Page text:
Artifacts found in southern Indiana landslide near Horseshoe Casino

FLOYD COUNTY, Ind. (WDRB) -- An archaeology team with INDOT is digging through the dirt near Horseshoe Casino, looking for historical artifacts that need to be preserved before roadwork can continue on a landslide off Highway 111. 

So far, they've found evidence of three cultural horizons.

"In other words, there have been people here, silt has covered over, more people, silt's covered over,” said Indiana Department of Transportation spokesman Harry Maginity.  “The evidence is that there have been rocks that have been fired -- there's fire on rocks -- and it looks like the remnants of tool making was here."

The state road started deteriorating earlier this year because of a landslide. Even recent patchwork is giving way, but the lanes have been shifted to keep drivers safe.

"We are prioritizing safety on this road,” said Maginity. “We're going to cover up this find and do a traditional soil nailing to hold the embankment and hold the walls here as well."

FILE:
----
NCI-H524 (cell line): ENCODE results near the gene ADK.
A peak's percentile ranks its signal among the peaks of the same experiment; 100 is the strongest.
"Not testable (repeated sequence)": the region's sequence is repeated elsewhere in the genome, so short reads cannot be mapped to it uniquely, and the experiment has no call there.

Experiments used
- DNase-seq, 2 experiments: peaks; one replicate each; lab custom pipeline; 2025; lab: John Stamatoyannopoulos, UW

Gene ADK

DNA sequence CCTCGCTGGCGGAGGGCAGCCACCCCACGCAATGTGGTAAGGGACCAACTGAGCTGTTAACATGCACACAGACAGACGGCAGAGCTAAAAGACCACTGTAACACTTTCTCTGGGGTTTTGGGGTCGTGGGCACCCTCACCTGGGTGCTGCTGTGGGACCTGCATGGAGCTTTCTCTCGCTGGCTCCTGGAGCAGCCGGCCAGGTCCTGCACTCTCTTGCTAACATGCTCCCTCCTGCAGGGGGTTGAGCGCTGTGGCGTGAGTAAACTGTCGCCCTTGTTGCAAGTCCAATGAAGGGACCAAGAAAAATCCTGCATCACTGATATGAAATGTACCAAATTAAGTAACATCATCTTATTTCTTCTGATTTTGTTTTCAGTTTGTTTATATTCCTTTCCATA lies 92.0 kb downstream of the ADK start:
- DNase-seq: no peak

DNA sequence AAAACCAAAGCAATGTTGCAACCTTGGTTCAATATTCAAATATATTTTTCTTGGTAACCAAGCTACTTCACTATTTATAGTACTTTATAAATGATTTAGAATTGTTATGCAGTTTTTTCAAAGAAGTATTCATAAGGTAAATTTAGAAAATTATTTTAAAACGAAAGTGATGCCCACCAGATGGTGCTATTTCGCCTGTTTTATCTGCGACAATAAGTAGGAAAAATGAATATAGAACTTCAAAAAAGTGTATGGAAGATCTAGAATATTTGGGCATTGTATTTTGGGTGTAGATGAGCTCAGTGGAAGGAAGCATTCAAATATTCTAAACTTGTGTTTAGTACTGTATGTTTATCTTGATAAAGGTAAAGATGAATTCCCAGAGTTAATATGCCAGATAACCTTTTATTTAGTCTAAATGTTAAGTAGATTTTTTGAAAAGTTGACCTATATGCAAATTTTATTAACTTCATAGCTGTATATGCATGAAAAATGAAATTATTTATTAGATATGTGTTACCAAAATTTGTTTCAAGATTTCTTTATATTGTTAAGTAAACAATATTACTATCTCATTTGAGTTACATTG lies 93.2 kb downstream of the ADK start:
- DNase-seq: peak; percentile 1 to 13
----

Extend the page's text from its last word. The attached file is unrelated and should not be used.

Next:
Maginity says it doesn't look like a permanent encampment settled there, but preservation crews have to go through the archeology before INDOT can fix the slide. A state statute also requires the DNR to get involved whenever someone finds human remains or artifacts older than 1870.

Finding historic artifacts in this area is not uncommon. In fact, the Indiana Department of Natural Resources says before the casino was built in the 1990s, the organization found artifacts dating all the way back from 9000 B.C. to 600 A.D.

Pictures sent to WDRB News from the DNR are courtesy of archaeologists at Indiana State University. Before the casino was built, crews found everything from pottery and animal bones to stone cooking and hunting tools like axes, spears and arrow heads.

"We have not uncovered anything like ‘jump up and down’ type of relics, 'oh I found an arrowhead, oh I found a tool', but we have found what looks like the remnants of making the arrowhead and making the tool," said Maginity.

Crews will be on site until Aug. 8. Work on stabilizing the slide is expected to start later this month and it’s not clear how long the fix would take.

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